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to make amends or reparation, as for an offense or a crime, or for an offender (usually followed by for):
to atone for one’s sins.
to make up, as for errors or deficiencies (usually followed by for):
to atone for one’s failings.
Obsolete. to become reconciled; agree.
to make amends for; expiate:
He atoned his sins.
Obsolete. to bring into unity, harmony, concord, etc.
Contemporary Examples

In shul this week on Yom Kippur, however, I’d rather focus on the atoning I need to do myself.
A Day For Politics Or Not Peter Beinart September 23, 2012

Historical Examples

All has been “once and for ever” settled by the atoning death of the Lamb of God.
Life and Times of David Charles Henry Mackintosh

Then, too, His atoning work on the cross has no meaning for us.
The Work Of Christ A. C. Gaebelein

You cannot strike the atoning aspect of His death out of that expression by any fair handling of the words.
Expositions of Holy Scripture: Romans Corinthians (To II Corinthians, Chap. V) Alexander Maclaren

In his reticence he had the sense of atoning not only to the apparition but to Miss Hernshaw too.
Questionable Shapes William Dean Howells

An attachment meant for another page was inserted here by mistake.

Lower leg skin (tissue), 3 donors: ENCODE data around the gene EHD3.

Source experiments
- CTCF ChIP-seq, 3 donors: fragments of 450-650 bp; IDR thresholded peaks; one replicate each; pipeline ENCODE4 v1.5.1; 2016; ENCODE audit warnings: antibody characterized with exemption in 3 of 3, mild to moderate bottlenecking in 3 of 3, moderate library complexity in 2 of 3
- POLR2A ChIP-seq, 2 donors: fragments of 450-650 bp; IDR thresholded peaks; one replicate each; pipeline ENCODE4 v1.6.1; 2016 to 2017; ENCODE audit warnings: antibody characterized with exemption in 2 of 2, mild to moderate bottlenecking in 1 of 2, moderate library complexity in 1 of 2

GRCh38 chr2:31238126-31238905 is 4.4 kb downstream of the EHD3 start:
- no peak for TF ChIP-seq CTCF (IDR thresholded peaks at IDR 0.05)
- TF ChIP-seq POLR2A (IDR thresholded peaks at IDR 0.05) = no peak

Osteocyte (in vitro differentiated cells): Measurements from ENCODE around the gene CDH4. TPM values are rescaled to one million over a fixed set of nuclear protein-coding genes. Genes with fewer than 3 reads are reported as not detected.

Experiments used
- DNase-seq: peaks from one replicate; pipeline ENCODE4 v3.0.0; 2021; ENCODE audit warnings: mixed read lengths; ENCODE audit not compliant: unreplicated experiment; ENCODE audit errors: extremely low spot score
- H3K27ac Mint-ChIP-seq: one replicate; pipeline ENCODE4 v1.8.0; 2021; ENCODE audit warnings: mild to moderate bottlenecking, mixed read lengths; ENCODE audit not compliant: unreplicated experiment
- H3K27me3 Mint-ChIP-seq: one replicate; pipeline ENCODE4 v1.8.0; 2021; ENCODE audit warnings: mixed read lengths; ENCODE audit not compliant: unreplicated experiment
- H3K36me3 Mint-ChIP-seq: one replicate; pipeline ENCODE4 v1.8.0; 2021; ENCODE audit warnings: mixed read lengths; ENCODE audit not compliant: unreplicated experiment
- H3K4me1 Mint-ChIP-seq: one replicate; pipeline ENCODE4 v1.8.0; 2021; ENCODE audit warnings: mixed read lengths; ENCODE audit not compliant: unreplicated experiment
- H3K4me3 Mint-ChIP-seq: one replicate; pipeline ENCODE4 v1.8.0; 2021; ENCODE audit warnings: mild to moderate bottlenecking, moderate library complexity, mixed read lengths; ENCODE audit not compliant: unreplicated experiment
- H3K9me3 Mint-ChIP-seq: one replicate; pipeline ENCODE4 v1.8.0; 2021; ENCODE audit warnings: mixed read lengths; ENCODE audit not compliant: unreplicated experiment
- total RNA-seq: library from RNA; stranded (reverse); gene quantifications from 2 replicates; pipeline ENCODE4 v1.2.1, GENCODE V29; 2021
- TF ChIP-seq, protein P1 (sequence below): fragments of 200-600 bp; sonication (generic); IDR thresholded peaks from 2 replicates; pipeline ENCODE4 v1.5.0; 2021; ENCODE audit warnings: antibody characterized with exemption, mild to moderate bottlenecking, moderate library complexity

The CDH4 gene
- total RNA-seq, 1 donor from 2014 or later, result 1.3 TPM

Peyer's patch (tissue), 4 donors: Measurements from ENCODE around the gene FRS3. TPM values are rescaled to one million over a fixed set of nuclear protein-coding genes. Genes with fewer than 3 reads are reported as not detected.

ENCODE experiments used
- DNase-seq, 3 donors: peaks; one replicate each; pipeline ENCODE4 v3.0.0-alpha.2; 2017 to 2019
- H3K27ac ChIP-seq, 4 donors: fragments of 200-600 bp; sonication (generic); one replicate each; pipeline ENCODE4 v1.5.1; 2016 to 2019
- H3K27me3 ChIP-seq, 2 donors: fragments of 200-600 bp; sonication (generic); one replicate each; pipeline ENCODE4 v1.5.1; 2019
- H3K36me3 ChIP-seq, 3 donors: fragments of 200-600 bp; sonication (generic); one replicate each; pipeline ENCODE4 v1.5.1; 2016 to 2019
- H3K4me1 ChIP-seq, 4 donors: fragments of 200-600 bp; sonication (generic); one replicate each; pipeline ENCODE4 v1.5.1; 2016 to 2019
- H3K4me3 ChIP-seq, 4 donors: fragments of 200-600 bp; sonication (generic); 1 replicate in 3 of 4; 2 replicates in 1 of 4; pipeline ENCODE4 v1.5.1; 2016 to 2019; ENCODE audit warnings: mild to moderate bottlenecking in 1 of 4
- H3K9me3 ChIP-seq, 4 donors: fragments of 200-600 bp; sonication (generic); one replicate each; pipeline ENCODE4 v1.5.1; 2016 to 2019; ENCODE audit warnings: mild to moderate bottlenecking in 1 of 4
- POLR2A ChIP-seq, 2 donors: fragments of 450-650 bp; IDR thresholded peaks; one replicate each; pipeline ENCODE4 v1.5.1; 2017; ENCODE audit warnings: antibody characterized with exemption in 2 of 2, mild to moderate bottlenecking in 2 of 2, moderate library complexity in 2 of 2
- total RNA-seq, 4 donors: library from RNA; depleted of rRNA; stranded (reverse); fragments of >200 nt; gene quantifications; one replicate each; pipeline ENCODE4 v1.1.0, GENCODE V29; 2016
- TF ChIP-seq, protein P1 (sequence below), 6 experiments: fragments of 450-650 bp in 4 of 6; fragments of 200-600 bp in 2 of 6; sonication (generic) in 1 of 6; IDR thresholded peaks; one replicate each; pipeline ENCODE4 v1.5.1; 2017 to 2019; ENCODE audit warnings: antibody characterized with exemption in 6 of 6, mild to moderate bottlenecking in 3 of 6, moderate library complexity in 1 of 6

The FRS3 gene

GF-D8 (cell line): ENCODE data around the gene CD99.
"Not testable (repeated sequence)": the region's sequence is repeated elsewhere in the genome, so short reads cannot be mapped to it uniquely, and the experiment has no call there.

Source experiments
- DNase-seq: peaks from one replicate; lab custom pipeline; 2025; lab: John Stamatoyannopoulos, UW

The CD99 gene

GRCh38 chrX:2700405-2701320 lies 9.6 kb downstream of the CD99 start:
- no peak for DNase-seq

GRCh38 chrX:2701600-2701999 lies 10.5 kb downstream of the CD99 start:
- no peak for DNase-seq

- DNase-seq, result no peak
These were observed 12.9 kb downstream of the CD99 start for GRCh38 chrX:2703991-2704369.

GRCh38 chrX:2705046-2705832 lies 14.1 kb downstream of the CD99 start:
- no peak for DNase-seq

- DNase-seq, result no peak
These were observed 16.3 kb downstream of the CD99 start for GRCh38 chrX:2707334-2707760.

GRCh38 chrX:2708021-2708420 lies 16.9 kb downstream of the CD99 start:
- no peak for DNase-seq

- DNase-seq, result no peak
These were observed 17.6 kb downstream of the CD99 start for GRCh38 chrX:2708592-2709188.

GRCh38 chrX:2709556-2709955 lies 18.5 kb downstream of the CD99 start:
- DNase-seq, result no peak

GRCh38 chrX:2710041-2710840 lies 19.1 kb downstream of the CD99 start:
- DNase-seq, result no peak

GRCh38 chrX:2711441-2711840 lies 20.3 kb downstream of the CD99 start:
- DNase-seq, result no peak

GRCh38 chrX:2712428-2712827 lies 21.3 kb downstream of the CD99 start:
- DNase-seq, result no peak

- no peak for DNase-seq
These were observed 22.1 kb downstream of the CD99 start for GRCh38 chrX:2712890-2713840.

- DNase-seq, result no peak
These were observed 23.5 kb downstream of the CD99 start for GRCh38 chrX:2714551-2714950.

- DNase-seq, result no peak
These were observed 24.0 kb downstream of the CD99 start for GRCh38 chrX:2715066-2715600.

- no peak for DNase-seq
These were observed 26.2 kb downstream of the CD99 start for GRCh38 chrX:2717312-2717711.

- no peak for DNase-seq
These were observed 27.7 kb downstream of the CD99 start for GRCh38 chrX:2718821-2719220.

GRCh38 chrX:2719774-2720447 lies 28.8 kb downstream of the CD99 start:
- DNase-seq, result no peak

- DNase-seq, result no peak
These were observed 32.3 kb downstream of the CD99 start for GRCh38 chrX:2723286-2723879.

I had not felt the man’s insolent letter, but I felt deeply the woman’s atoning kindness.
The Woman in White Wilkie Collins

Where then the cherished hope of one day atoning for his wrongs to those who loved him!
A Dish Of Orts George MacDonald

Her self-disgust now seemed to lend her a certain sense of atoning self-respect.
The Confounding of Camelia Anne Douglas Sedgwick

He himself was not eating, for was he not atoning for his sins?
Debts of Honor Maurus Jkai

But the pain that we give these blessed little ones when we wound their tenderness,–for that there is no atoning.
Bits About Home Matters Helen Hunt Jackson

(intransitive) foll by for. to make amends or reparation (for a crime, sin, etc)
(transitive) to expiate: to atone a guilt with repentance
(obsolete) to be in or bring into agreement

1550s, from adverbial phrase atonen (c.1300) “in accord,” literally “at one,” a contraction of at and one. It retains the older pronunciation of one. The phrase perhaps is modeled on Latin adunare “unite,” from ad- “to, at” (see ad-) + unum “one.” Related: Atoned; atoning.


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